The first thing I do is pray. I live with my mother. I make us both breakfast and then clean our home. My mother has always supported me. She encouraged my education as a young girl and is just so happy watching me go off to work every day.
I set off for the women’s support centre. It’s quite a long walk and sometimes I get harassed on the street. Some people in the community think that I am wasting my time, that I should just get married. But I know others, including many young girls, look up to me as a role model.
The team gathers outside under the trees for a daily meeting to discuss any challenges we have encountered in our work and ask each other for advice. Then I sit outside the centre and wait for women to arrive. I want mine to be the first face they see — someone smiling and welcoming them.
Women and girls come to the centre for many different reasons; the camp is not an easy place to live. There is a lot of domestic violence, early or forced marriages, girls are denied education, and there is sexual assault.
When a woman arrives I take her into a private room and ask her about her situation. If she is a survivor of sexual violence, I ask if she is willing to see a doctor and then immediately call them. We have a shortage of medical staff so it can be hours until someone arrives. Sometimes I end up staying with a survivor into the evening waiting for a medical exam.
When the doctor arrives, I explain everything that is happening, act as a translator and assist as the doctor performs the exam and gives her treatments, including to prevent HIV.
If she wants her case to be forwarded to the police, I help gather evidence, such as her clothes, and find her new, comfortable clothing. I reassure her that this is not her fault and that she is not alone, that I will be here to support her and listen.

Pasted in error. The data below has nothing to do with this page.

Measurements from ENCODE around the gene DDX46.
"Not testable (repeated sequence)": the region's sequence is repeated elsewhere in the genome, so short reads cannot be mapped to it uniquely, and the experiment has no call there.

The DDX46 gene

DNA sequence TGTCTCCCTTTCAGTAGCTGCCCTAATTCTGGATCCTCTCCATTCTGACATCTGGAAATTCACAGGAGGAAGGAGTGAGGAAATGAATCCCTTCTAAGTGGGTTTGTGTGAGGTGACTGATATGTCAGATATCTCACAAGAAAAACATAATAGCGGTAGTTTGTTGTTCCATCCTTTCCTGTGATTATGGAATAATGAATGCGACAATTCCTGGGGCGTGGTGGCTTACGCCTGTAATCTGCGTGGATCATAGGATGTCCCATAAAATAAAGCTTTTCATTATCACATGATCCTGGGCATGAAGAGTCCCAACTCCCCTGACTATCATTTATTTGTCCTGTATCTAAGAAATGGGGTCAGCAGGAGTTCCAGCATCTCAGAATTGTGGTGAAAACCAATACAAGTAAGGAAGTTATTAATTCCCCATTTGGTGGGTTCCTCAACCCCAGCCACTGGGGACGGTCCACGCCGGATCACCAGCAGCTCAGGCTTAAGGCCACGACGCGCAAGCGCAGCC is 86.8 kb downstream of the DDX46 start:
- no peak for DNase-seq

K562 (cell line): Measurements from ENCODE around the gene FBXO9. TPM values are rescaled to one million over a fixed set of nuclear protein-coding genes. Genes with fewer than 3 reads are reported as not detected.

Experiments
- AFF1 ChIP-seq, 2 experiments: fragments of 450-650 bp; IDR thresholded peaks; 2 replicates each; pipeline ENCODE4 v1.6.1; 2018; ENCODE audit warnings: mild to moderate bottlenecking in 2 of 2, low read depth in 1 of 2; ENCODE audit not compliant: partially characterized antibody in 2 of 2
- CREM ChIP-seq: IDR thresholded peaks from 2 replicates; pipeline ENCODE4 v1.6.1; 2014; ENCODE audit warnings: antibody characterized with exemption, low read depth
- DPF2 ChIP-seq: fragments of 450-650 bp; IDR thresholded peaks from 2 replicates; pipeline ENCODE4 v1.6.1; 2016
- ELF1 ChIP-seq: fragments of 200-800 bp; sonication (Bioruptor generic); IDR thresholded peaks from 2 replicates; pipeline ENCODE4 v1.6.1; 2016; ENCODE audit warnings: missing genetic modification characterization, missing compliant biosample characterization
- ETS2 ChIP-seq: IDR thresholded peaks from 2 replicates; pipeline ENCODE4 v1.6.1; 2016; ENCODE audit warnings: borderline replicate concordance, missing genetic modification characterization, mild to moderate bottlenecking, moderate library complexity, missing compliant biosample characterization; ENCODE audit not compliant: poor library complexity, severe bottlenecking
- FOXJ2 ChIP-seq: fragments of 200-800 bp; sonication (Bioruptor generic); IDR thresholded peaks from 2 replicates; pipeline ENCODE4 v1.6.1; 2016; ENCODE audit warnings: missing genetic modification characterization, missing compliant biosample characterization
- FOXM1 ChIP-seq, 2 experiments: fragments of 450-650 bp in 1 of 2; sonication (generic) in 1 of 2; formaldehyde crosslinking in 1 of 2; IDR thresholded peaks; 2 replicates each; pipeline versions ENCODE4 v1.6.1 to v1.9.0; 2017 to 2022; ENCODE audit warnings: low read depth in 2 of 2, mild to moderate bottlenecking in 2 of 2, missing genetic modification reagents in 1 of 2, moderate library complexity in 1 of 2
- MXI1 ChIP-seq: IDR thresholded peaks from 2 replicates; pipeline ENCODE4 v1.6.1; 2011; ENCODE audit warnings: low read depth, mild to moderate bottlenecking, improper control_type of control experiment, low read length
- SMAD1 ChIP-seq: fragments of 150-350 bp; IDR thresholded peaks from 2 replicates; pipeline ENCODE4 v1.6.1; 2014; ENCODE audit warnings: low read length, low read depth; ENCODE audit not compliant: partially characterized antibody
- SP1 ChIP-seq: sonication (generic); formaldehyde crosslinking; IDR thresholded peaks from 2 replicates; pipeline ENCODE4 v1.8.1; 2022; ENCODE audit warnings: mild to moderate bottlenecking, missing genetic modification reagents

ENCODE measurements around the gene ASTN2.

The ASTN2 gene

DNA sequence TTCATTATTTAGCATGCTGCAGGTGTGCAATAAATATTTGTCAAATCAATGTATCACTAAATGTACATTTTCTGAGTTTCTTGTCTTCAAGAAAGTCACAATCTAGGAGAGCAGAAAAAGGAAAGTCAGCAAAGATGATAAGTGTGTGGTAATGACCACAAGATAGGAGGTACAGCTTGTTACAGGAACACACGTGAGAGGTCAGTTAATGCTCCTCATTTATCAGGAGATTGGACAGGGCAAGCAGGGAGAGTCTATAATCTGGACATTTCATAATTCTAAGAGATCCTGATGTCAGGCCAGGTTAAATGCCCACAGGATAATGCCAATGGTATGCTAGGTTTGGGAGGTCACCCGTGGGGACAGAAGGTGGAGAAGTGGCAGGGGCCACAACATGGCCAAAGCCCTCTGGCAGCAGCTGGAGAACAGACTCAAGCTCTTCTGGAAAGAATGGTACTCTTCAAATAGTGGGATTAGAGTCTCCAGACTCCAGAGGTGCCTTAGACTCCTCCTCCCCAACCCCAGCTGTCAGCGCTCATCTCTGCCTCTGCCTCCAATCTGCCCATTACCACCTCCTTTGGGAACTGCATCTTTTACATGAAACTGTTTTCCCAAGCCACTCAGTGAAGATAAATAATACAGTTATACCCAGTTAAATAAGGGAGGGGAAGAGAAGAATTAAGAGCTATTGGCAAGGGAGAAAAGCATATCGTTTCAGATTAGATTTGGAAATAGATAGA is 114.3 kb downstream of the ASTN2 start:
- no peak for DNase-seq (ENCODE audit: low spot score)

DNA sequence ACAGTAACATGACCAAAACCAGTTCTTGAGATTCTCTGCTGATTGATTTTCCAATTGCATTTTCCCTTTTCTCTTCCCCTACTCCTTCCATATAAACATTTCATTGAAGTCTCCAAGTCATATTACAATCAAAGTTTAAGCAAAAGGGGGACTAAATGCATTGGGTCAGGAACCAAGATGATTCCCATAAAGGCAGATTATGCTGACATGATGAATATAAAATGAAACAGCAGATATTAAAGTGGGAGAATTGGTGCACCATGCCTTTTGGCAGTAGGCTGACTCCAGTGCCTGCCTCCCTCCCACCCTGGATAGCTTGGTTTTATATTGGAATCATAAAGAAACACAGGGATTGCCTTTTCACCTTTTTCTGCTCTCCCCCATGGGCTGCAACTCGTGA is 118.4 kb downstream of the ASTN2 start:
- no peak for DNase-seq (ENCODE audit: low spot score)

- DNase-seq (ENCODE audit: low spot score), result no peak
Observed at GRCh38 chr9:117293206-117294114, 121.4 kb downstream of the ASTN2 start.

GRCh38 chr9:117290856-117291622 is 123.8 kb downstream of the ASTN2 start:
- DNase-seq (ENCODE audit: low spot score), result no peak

I start the walk home. To be honest, it is not an easy time of the day – my head is filled with the stories and experiences of the women I have seen and their suffering. It is heavy. When I get home, I prepare supper for my mother and myself. Sometimes I read – I love reading the news and fiction – but normally I try to get to sleep as early as possible.
I’m proud of what I do. Women come to see us traumatised, and scared, and sobbing. They leave knowing that they will be ok and that there are people who will help them and support them.
Violence against women and girls exists all over the world – not just in Somalia, not just here in Dadaab. If I go back to Somalia I want to continue to educate people and continue to protect women and girls. They are the backbone of humanity. The world cannot become beautiful without their leadership.
Miriam is a community worker working with the IRC’s Women’s Protection and Empowerment team to help women and girls who have experienced violence in Dadaab refugee camp in Kenya. She is also a refugee.
Miriam’s name has been changed to protect her identity. These are her words.